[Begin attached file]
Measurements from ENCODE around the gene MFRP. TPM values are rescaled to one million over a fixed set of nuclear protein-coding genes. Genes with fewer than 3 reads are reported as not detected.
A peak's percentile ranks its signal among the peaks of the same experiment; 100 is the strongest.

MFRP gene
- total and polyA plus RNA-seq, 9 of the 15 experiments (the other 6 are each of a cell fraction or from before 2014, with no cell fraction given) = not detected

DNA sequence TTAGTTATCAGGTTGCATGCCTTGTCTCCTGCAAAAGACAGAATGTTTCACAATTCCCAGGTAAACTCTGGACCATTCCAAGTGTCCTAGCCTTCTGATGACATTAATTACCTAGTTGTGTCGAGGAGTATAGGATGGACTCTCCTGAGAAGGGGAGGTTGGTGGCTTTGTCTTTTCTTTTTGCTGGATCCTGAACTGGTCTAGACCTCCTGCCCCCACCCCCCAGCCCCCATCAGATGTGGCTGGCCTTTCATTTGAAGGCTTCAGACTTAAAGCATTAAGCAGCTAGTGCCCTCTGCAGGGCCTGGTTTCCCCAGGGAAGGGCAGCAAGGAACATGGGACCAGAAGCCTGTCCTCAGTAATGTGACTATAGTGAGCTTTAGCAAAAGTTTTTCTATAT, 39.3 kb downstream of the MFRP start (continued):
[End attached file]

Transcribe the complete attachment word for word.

Measurements from ENCODE around the gene MFRP. TPM values are rescaled to one million over a fixed set of nuclear protein-coding genes. Genes with fewer than 3 reads are reported as not detected.
A peak's percentile ranks its signal among the peaks of the same experiment; 100 is the strongest.

MFRP gene
- total and polyA plus RNA-seq, 9 of the 15 experiments (the other 6 are each of a cell fraction or from before 2014, with no cell fraction given) = not detected

DNA sequence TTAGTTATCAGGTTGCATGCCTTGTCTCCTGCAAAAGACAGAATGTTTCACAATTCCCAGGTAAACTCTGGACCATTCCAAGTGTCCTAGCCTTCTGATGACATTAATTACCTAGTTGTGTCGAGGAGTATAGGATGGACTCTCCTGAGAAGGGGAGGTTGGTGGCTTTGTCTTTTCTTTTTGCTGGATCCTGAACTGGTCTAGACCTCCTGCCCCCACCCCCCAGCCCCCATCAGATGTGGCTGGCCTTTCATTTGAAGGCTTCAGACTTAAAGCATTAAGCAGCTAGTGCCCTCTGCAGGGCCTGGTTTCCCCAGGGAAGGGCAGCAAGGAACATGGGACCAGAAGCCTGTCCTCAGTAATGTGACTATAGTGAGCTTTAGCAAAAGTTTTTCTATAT, 39.3 kb downstream of the MFRP start (continued):